Innovation Ecosystem

Love your momma, and your papa, too

Five decades after Earth Day was born, when activist citizens took to the streets, environmental laws are under attack by the Trump administration, yet the threat to Narragansett Bay from climate change is strangely absent from political dialogue in the 2018 state elections; why is that?

Photo by Richard Asinof

A large public mural, from the photographer by James Balog, attached to the brick facade of the School of Engineering at Brown University, portraying Birthday Canyon and the melting of the Greenland ice sheet.

By Richard Asinof
Posted 4/23/18
On Earth Day 2018, there is a widening gyre between political discourse and the growing threats to the innovation ecosystem from the man-made world. The large public mural by James Balog documenting the melting ice sheet in Greenland offers a poignant reminder of the climate changes underway.
Which Republican candidate running for office in Rhode Island attacking waste and fraud in government will be the first to call for EPA Administrator Scott Pruitt to be fired? Will The Providence Journal run a front-page story featuring the public mural by James Balog on display at Brown? How does public health and health equity connect with environmental protection in Rhode Island? As the threat from e-coli contamination of lettuce spreads, what kinds of environmental safeguards do we need for our food production system? When will political reporters include questions about environmental policies as part of their repertoire? How can environmental groups in Rhode Island become more adept and savvy at attaching their messaging to economic development?
There is a moment in the movie, Erin Brockovich, where actor Julia Roberts, portraying Brockovich, offers the lawyer from PG&E a glass of water, saying it came from the community where the water had been contaminated. The lawyer refuses the water, in a telling scene.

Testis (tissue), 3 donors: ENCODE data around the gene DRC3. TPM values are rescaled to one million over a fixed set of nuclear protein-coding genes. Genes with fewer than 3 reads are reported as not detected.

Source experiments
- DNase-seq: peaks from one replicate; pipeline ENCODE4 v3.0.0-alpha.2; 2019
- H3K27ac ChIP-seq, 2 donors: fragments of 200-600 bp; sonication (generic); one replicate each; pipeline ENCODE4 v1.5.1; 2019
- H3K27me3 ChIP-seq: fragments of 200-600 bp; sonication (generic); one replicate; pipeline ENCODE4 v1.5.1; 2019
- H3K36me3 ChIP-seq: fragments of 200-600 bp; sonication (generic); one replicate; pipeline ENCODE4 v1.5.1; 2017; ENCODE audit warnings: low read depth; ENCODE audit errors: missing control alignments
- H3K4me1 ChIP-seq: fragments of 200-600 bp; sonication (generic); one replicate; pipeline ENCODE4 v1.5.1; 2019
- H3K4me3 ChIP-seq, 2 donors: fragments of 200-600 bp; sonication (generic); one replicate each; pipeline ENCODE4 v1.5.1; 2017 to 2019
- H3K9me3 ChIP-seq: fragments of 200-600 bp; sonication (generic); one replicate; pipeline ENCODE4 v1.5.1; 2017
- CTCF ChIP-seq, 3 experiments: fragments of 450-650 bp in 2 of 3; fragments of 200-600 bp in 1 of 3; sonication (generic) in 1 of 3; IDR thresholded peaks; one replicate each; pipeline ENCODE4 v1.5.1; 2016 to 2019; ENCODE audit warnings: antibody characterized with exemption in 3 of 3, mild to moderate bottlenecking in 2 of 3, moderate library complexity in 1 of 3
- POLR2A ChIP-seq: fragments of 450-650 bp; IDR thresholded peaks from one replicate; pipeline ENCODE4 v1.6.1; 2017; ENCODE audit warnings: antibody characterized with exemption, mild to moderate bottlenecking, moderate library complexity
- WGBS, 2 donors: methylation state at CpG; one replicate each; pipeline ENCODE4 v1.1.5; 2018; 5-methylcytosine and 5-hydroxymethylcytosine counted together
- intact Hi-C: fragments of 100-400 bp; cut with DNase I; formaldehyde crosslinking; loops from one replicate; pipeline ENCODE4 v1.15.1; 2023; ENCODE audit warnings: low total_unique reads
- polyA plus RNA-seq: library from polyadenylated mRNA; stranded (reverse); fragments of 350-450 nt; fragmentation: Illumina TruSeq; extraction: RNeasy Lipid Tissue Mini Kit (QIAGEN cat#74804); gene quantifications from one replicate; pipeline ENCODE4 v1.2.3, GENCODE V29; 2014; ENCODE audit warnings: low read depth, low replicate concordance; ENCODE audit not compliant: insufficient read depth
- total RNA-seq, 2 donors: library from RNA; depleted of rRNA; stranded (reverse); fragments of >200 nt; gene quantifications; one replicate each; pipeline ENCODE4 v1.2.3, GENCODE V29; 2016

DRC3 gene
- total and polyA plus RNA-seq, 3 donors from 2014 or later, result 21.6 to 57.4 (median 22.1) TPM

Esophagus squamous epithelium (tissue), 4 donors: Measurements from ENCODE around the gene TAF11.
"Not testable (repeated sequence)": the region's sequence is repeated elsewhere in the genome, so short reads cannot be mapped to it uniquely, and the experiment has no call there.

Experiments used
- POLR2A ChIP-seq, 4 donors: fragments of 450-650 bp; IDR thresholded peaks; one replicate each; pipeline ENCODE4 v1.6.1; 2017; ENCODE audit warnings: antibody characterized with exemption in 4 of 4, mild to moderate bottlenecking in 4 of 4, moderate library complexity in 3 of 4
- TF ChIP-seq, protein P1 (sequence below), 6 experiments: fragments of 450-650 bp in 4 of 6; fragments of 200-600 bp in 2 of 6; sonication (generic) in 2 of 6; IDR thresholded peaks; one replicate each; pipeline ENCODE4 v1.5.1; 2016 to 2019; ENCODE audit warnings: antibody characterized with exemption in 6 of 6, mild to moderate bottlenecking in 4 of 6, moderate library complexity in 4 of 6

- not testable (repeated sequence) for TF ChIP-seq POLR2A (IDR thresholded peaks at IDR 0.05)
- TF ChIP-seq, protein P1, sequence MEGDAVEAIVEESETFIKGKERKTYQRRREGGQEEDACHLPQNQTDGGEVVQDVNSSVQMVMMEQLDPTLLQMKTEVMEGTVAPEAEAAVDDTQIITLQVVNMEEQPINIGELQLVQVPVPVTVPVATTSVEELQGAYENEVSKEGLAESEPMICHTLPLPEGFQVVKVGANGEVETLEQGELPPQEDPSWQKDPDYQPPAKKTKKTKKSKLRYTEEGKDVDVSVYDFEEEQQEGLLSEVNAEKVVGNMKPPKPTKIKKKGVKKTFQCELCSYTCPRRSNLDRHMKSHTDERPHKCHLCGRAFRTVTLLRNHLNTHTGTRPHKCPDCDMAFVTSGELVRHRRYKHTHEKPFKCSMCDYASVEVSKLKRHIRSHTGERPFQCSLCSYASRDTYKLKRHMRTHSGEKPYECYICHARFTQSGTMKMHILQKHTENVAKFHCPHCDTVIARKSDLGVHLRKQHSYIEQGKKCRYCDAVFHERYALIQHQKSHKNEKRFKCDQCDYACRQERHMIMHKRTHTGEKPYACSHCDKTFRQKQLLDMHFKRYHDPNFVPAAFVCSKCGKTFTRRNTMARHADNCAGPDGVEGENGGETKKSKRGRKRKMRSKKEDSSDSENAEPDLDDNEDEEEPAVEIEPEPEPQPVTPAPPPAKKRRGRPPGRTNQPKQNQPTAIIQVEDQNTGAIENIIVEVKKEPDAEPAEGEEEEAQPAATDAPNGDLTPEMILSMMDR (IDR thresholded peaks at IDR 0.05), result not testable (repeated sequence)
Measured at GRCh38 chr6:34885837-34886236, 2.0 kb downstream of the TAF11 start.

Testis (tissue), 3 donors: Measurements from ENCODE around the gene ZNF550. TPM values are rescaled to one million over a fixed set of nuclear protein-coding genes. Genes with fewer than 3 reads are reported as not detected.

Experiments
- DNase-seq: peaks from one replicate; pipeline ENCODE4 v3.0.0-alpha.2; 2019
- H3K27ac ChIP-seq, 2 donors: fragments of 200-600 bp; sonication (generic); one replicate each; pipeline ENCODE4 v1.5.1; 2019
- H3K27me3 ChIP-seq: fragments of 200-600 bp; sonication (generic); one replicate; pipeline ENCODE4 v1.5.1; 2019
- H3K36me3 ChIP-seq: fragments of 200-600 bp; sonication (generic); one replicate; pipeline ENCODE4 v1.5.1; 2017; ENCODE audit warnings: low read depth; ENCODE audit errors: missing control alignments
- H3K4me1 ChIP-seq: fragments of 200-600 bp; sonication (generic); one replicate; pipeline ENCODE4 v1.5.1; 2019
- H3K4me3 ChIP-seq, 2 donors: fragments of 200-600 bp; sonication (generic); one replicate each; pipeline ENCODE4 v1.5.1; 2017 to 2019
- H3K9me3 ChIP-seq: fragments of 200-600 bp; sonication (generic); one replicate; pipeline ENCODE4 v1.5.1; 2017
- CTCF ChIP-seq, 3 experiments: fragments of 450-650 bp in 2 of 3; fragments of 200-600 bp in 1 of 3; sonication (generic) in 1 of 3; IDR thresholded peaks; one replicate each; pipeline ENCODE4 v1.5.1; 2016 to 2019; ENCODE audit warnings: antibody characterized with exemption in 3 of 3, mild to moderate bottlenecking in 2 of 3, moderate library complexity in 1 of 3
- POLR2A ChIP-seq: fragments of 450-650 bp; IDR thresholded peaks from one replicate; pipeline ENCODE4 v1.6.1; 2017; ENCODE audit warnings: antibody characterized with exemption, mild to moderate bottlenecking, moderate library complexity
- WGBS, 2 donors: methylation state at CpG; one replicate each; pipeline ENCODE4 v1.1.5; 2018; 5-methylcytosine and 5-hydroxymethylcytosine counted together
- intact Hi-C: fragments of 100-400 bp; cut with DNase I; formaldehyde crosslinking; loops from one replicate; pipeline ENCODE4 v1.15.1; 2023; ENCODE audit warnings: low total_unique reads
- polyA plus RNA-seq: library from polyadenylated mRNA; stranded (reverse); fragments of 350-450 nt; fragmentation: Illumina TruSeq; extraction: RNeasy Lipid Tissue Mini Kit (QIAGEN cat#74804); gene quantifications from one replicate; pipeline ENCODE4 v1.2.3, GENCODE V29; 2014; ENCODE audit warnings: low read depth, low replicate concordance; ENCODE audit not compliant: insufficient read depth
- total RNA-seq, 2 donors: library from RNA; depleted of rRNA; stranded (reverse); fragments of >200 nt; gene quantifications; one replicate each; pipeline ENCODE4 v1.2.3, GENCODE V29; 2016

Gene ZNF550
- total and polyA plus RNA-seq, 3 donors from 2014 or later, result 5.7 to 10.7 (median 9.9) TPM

I have often wondered if that scene could be translated into an effective political action campaign, where potentially contaminated water in special bottles is offered to politicians, asking them if they would like a drink?
The quality of life in Rhode Island, one of the strong selling points in the efforts to rebuild Rhode Island’s economy, is dependent on the environmental quality of Narragansett Bay and all of its watersheds and tributaries.
We measure job growth as an economic indicator, but we do not have a way of measuring the quality of life through a series of longitudinal benchmarks, one that would be accessible and transparent to all neighborhoods and communities and residents.
The stunning public mural by James Balog, much like Narragansett Bay, demands our attention. It is also a reminder that prosperity, health equity and environmental justice begins in our own neighborhood and in our front yards.

PROVIDENCE – The large public mural by photographer James Balog, attached to the front of the Brown University School of Engineering brick facade on Brook Street, captures the image of Adam Le Winter, a tiny, solitary dark figure atop a wall of brilliant white ice, standing above turquoise waters and below azure skies, as Le Winter surveyed Birthday Canyon on June 22, 2009, part of a team recording the Greenland Ice Sheet as it melts away.